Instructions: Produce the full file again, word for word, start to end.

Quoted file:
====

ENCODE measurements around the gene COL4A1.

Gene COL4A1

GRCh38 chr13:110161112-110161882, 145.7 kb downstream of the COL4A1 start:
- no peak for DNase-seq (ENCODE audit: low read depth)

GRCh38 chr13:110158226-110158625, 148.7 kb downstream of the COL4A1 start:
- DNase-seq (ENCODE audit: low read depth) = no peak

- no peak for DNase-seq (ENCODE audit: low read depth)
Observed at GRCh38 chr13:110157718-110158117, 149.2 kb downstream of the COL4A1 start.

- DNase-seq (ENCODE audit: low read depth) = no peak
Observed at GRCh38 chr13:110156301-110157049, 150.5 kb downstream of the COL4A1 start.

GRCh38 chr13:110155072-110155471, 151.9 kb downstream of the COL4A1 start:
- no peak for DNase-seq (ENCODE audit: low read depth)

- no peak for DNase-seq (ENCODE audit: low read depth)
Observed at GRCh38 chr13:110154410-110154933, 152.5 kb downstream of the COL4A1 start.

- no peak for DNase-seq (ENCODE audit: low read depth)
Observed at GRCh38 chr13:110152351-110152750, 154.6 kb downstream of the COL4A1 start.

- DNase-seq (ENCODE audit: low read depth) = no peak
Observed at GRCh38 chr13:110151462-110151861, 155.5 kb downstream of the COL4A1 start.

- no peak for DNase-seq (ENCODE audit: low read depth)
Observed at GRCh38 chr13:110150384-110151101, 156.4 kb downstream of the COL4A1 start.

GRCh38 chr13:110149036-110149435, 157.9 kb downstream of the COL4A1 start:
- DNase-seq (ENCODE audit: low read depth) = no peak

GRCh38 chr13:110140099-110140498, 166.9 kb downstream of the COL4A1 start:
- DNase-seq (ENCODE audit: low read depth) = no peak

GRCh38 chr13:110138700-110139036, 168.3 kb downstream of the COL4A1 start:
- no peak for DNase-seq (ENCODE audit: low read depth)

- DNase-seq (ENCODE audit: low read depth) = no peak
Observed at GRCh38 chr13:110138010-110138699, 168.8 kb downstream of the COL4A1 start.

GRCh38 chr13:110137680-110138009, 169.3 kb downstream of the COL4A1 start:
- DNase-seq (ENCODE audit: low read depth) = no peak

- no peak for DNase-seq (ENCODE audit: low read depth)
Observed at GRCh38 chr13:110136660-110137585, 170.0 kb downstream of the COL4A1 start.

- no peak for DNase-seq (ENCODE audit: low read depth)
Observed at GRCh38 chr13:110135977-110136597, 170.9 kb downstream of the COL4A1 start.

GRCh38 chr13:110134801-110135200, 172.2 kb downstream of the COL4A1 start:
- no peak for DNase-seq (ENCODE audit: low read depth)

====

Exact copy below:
ENCODE measurements around the gene COL4A1.

Gene COL4A1

GRCh38 chr13:110161112-110161882, 145.7 kb downstream of the COL4A1 start:
- no peak for DNase-seq (ENCODE audit: low read depth)

GRCh38 chr13:110158226-110158625, 148.7 kb downstream of the COL4A1 start:
- DNase-seq (ENCODE audit: low read depth) = no peak

- no peak for DNase-seq (ENCODE audit: low read depth)
Observed at GRCh38 chr13:110157718-110158117, 149.2 kb downstream of the COL4A1 start.

- DNase-seq (ENCODE audit: low read depth) = no peak
Observed at GRCh38 chr13:110156301-110157049, 150.5 kb downstream of the COL4A1 start.

GRCh38 chr13:110155072-110155471, 151.9 kb downstream of the COL4A1 start:
- no peak for DNase-seq (ENCODE audit: low read depth)

- no peak for DNase-seq (ENCODE audit: low read depth)
Observed at GRCh38 chr13:110154410-110154933, 152.5 kb downstream of the COL4A1 start.

- no peak for DNase-seq (ENCODE audit: low read depth)
Observed at GRCh38 chr13:110152351-110152750, 154.6 kb downstream of the COL4A1 start.

- DNase-seq (ENCODE audit: low read depth) = no peak
Observed at GRCh38 chr13:110151462-110151861, 155.5 kb downstream of the COL4A1 start.

- no peak for DNase-seq (ENCODE audit: low read depth)
Observed at GRCh38 chr13:110150384-110151101, 156.4 kb downstream of the COL4A1 start.

GRCh38 chr13:110149036-110149435, 157.9 kb downstream of the COL4A1 start:
- DNase-seq (ENCODE audit: low read depth) = no peak

GRCh38 chr13:110140099-110140498, 166.9 kb downstream of the COL4A1 start:
- DNase-seq (ENCODE audit: low read depth) = no peak

GRCh38 chr13:110138700-110139036, 168.3 kb downstream of the COL4A1 start:
- no peak for DNase-seq (ENCODE audit: low read depth)

- DNase-seq (ENCODE audit: low read depth) = no peak
Observed at GRCh38 chr13:110138010-110138699, 168.8 kb downstream of the COL4A1 start.

GRCh38 chr13:110137680-110138009, 169.3 kb downstream of the COL4A1 start:
- DNase-seq (ENCODE audit: low read depth) = no peak

- no peak for DNase-seq (ENCODE audit: low read depth)
Observed at GRCh38 chr13:110136660-110137585, 170.0 kb downstream of the COL4A1 start.

- no peak for DNase-seq (ENCODE audit: low read depth)
Observed at GRCh38 chr13:110135977-110136597, 170.9 kb downstream of the COL4A1 start.

GRCh38 chr13:110134801-110135200, 172.2 kb downstream of the COL4A1 start:
- no peak for DNase-seq (ENCODE audit: low read depth)